“The amount of people in opposition spoke for itself,” Smith said. “The writing was on the wall.”

While the ordinance was abandoned, Smith did admit there are advantages to having business licenses. “Business licenses would give us a better idea of what’s going on in town and we’d have a better idea of what businesses are doing,” he said.

Councilman Dave Smith said the council is appointed to make the best decisions for the town and to try to keep the citizens happy. “This is a good example of the citizens speaking up and the council listening,” he said.

As for the discussion down the road of business licenses, Mayor Smith said he thought it would rear its head again.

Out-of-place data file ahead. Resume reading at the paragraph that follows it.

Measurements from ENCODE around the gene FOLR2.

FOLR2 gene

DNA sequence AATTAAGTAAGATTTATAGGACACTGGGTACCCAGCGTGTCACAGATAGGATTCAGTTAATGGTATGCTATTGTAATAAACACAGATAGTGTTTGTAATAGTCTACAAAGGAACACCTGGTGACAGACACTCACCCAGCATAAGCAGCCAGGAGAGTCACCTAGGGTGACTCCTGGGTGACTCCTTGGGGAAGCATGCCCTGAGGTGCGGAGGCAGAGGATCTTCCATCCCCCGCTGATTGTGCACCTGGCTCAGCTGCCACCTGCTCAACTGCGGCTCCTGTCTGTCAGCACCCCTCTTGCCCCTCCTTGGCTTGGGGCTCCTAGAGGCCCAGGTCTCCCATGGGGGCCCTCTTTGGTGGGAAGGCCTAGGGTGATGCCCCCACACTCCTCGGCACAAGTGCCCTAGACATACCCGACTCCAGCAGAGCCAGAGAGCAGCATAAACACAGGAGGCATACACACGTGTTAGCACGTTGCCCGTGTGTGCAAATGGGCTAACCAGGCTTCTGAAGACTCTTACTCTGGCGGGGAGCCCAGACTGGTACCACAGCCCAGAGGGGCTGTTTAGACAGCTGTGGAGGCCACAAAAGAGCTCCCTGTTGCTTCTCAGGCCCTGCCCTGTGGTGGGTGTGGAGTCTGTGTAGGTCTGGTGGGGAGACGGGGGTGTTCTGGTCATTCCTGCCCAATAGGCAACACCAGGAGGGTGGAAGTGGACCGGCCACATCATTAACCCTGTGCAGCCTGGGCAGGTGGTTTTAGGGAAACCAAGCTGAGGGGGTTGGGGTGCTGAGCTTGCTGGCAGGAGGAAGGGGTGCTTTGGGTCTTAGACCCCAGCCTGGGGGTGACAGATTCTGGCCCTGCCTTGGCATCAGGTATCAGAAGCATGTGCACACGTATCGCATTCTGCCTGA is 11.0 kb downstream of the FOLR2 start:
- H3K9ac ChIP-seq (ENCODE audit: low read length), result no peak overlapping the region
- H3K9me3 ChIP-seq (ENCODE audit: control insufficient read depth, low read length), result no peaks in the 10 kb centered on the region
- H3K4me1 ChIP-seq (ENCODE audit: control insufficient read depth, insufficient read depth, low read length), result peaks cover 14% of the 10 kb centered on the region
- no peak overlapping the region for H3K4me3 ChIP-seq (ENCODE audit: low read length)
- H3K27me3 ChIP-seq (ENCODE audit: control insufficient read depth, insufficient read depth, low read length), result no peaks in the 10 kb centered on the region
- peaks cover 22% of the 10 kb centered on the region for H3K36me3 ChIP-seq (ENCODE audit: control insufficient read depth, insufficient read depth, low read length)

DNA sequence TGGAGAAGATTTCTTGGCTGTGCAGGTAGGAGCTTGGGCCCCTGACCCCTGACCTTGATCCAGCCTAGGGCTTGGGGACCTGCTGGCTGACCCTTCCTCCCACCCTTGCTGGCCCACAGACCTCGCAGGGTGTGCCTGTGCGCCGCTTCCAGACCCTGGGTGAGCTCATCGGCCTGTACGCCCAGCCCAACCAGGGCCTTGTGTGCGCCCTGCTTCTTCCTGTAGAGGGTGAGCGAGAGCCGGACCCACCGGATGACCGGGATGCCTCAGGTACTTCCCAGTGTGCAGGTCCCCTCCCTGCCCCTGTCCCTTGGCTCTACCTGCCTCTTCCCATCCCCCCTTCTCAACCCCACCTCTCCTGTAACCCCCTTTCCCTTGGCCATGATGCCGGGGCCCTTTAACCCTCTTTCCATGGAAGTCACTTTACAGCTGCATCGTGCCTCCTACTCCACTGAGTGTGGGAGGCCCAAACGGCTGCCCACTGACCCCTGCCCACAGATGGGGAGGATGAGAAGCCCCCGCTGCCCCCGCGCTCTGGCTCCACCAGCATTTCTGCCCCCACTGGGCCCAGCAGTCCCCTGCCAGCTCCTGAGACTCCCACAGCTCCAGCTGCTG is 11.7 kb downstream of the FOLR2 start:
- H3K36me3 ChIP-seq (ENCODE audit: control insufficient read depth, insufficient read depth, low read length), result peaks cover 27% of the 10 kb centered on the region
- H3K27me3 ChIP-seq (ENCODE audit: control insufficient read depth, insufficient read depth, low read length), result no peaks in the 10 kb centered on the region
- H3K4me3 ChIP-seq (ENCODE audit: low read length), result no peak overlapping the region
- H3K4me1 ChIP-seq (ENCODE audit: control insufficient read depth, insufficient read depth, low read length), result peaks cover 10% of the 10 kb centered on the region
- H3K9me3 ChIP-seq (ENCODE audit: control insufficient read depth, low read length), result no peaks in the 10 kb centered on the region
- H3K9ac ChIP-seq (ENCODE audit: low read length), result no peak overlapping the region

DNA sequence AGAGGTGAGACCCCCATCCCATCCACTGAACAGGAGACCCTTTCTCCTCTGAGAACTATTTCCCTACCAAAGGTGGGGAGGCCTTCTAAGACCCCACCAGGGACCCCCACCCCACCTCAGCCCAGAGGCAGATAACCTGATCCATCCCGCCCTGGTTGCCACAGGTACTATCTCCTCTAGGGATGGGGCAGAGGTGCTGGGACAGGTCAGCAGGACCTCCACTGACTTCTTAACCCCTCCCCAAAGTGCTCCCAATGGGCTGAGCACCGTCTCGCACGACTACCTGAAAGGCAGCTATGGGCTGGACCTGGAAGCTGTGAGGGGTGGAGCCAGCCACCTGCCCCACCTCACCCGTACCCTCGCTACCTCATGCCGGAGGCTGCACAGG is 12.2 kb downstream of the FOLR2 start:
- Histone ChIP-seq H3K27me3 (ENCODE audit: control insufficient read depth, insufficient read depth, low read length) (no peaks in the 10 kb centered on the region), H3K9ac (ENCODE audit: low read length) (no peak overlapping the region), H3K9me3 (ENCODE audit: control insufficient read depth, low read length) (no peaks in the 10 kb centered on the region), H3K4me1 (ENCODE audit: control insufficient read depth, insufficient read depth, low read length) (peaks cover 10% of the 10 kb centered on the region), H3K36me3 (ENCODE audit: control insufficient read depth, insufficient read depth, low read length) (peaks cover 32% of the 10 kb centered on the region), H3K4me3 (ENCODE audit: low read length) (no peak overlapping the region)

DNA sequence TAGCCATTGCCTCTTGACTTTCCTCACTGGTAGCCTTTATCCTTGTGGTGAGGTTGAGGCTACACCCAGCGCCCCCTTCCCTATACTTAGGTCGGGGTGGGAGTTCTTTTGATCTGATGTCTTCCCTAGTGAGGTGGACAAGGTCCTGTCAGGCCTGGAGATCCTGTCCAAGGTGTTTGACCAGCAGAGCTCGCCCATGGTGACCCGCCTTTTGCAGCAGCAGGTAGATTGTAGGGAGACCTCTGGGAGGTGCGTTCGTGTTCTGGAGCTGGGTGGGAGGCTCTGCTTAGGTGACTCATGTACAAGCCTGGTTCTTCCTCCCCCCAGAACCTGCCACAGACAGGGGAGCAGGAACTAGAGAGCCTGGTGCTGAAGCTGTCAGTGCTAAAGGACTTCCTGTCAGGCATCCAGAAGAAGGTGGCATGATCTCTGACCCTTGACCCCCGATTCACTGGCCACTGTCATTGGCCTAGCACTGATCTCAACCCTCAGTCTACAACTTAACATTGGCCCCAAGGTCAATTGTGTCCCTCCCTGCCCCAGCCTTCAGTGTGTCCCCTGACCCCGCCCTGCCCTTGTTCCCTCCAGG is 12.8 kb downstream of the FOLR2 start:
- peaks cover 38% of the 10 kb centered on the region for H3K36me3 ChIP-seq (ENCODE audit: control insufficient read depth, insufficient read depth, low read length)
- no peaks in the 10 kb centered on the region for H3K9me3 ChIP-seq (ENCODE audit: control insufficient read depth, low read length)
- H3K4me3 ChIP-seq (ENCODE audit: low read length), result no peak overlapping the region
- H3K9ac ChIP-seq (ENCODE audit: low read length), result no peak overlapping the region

“Business licenses are something most municipalities have,” he said. “As Pinedale continues to grow it’s something we may have to consider down the road.”

In other town news:

• Pinedale High School senior MarQuessa Brown addressed the council requesting permission to hold the school’s senior class fundraiser at Boyd Skinner Park with a “haunted woods” theme set for Friday, Oct. 31.

Brown said necessary safety precautions would be met, including having 10 parent supervisors, caution tape and barriers, luminaries marking the pathway, minimal group sizes and other precautions.

Brown gave admission prices to the council of $3 for 12 years and older, $1 for 6 to 12 years of age and free to those 5 and under. She also stated her intent to advertise for the event in the local newspapers, KPIN and throughout the school and community with posters and flyers.